Unify On-Premises and Cloud-Hosted Data Assets Using Informatica Enterprise Data Catalog
By Jobin George, Sr. Partner Solutions Architect at AWS
By Deepak Ram, Director, Strategic Solutions at Informatica
By Louis-Noël Trapadoux, Principal Product Manager at Informatica
Systems are growing more complex, cloud applications are growing in adoption, and cloud data lakes are being increasingly deployed. At the same time, organizations need to implement data cataloging solutions to provide data governance, data analytics, or pure metadata management.
These cataloging solutions should be able to quickly start providing insights so they can drive adoption. This adoption would, in turn, provide additional insight into the data assets that can be found in other parts of an enterprise’s information system.
Unfortunately, data assets are increasingly distributed between the cloud and on-premises. So, there is a critical need for a data catalog that can acquire metadata from both on-premises applications and cloud services, and unify them.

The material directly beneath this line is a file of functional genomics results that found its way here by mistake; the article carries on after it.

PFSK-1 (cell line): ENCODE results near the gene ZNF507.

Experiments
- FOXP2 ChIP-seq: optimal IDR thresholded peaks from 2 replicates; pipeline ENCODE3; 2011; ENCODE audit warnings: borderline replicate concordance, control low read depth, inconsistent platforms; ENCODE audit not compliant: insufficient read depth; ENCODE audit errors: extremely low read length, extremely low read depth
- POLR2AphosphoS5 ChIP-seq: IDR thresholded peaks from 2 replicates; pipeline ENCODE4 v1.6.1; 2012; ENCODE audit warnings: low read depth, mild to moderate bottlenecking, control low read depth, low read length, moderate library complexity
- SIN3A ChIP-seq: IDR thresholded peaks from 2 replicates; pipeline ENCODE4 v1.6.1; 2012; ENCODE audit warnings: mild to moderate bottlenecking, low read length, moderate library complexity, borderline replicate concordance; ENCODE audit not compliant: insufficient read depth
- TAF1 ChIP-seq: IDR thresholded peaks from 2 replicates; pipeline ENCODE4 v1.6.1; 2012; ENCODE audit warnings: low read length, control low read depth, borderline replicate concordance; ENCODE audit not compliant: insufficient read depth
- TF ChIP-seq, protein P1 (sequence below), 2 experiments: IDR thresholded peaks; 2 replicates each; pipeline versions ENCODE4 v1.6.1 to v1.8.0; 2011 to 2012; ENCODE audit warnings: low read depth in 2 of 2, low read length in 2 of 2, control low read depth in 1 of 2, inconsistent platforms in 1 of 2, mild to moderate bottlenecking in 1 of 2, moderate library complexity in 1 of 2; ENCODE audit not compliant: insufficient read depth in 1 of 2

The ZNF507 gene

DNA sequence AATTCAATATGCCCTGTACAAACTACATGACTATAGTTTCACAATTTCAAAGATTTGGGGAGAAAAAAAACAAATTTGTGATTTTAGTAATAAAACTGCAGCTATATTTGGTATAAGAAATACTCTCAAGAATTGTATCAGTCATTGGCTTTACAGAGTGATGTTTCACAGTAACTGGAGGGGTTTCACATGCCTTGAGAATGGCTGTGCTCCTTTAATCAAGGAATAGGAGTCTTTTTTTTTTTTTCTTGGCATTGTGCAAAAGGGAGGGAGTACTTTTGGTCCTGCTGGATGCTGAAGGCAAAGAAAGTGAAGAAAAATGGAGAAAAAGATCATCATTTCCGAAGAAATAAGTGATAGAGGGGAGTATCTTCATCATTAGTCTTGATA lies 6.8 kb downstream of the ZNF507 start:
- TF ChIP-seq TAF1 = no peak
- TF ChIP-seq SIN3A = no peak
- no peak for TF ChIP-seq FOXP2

Informatica Enterprise Data Catalog (EDC) scans and catalogs an enterprise’s data assets, whether hosted on the cloud or stored on-premises. Informatica is an AWS Advanced Technology Partner with the AWS Data & Analytics Competency.
In this post, we’ll explain how to use Informatica EDC with AWS Glue to scan and catalog all your enterprise data assets, regardless of where they are.
Informatica Enterprise Data Catalog (EDC) uses artificial intelligence (AI) to provide a machine learning (ML) discovery engine to scan and catalog data assets across the enterprise, both in the cloud and on-premises, as shown in Figures 1 and 2 below.
Informatica EDC enables both business and IT users to easily discover and understand relevant and trusted data with powerful semantic search, end-to-end data lineage, and automatic domain discovery.
It also provides integrated data quality and profiling statistics, holistic relationship views, intelligent recommendations, and an integrated business glossary.
Populating Enterprise Data Catalog with AWS Glue Metadata
Let’s look at an example in which users are seeking new data sets to consume for data analysis.
Understanding what datasets are available in the cloud or on-premises systems is key to exploiting data for analysis. One of the critical parts of a data catalog implementation is the need for a rapid ingestion of the metadata to build relevant content and drive quick user adoption.
Figure 1 – Informatica EDC solution architecture.